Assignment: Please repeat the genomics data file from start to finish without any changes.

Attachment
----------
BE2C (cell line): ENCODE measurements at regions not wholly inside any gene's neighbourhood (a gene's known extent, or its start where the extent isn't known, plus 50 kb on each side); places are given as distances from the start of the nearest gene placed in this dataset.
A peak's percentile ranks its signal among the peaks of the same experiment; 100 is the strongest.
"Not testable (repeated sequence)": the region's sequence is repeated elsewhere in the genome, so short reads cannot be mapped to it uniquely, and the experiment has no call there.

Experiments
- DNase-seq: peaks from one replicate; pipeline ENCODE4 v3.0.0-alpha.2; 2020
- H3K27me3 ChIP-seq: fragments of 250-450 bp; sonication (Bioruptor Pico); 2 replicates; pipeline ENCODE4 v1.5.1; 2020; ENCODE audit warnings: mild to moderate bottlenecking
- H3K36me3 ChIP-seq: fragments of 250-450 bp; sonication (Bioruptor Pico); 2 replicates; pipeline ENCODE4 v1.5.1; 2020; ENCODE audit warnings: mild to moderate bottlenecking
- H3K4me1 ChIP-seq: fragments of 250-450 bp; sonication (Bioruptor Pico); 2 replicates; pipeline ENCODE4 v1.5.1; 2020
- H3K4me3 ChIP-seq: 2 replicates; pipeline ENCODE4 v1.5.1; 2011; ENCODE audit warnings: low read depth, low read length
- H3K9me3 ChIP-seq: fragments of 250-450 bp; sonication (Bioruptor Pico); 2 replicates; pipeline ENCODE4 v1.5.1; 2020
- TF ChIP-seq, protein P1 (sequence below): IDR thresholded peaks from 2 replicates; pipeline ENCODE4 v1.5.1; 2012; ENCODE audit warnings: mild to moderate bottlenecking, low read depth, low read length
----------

BE2C (cell line): ENCODE measurements at regions not wholly inside any gene's neighbourhood (a gene's known extent, or its start where the extent isn't known, plus 50 kb on each side); places are given as distances from the start of the nearest gene placed in this dataset.
A peak's percentile ranks its signal among the peaks of the same experiment; 100 is the strongest.
"Not testable (repeated sequence)": the region's sequence is repeated elsewhere in the genome, so short reads cannot be mapped to it uniquely, and the experiment has no call there.

Experiments
- DNase-seq: peaks from one replicate; pipeline ENCODE4 v3.0.0-alpha.2; 2020
- H3K27me3 ChIP-seq: fragments of 250-450 bp; sonication (Bioruptor Pico); 2 replicates; pipeline ENCODE4 v1.5.1; 2020; ENCODE audit warnings: mild to moderate bottlenecking
- H3K36me3 ChIP-seq: fragments of 250-450 bp; sonication (Bioruptor Pico); 2 replicates; pipeline ENCODE4 v1.5.1; 2020; ENCODE audit warnings: mild to moderate bottlenecking
- H3K4me1 ChIP-seq: fragments of 250-450 bp; sonication (Bioruptor Pico); 2 replicates; pipeline ENCODE4 v1.5.1; 2020
- H3K4me3 ChIP-seq: 2 replicates; pipeline ENCODE4 v1.5.1; 2011; ENCODE audit warnings: low read depth, low read length
- H3K9me3 ChIP-seq: fragments of 250-450 bp; sonication (Bioruptor Pico); 2 replicates; pipeline ENCODE4 v1.5.1; 2020
- TF ChIP-seq, protein P1 (sequence below): IDR thresholded peaks from 2 replicates; pipeline ENCODE4 v1.5.1; 2012; ENCODE audit warnings: mild to moderate bottlenecking, low read depth, low read length